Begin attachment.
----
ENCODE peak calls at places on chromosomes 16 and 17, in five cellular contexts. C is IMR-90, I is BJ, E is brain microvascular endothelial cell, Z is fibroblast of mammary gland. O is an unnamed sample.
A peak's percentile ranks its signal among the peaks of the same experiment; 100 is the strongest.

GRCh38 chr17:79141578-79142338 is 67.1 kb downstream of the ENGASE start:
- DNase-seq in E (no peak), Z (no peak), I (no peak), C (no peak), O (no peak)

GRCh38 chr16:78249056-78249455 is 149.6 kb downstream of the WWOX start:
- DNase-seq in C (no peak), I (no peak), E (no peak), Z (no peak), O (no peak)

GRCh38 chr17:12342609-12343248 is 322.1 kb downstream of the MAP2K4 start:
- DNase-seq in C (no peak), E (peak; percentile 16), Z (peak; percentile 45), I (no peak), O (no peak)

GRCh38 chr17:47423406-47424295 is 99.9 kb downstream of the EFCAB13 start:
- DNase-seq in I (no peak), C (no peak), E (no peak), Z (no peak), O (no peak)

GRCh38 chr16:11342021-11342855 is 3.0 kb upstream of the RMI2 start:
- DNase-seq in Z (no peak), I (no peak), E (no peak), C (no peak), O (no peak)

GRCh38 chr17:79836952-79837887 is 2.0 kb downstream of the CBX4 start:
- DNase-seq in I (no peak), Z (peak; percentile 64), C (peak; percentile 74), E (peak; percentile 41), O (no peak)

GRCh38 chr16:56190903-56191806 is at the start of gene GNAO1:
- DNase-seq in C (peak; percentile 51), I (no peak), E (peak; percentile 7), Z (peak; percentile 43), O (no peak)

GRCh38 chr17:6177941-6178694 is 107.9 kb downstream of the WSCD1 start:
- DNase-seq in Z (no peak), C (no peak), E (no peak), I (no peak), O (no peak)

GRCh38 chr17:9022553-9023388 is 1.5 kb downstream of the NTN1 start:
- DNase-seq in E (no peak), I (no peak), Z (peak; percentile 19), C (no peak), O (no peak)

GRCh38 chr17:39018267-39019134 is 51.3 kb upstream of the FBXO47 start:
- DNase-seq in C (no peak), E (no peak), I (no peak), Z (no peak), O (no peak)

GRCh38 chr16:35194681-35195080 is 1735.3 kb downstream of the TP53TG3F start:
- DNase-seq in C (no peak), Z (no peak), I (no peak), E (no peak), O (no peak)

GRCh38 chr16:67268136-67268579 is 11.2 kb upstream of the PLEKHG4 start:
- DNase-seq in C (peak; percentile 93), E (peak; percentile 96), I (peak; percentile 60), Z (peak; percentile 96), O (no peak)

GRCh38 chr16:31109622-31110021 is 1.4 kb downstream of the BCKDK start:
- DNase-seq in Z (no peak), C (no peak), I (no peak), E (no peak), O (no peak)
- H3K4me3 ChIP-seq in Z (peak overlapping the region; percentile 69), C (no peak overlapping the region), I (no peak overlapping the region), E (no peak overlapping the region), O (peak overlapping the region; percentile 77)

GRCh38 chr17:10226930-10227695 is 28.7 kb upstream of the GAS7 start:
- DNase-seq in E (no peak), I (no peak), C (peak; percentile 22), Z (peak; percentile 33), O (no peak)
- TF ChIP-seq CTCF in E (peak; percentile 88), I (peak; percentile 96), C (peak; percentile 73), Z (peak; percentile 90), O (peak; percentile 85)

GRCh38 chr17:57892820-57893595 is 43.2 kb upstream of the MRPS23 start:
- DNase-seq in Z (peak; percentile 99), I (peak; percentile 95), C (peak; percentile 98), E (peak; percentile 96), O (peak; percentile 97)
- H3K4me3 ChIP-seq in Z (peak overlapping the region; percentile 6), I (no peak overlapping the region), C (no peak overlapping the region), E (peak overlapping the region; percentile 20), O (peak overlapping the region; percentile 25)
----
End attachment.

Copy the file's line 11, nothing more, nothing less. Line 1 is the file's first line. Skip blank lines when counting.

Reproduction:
GRCh38 chr16:11342021-11342855 is 3.0 kb upstream of the RMI2 start: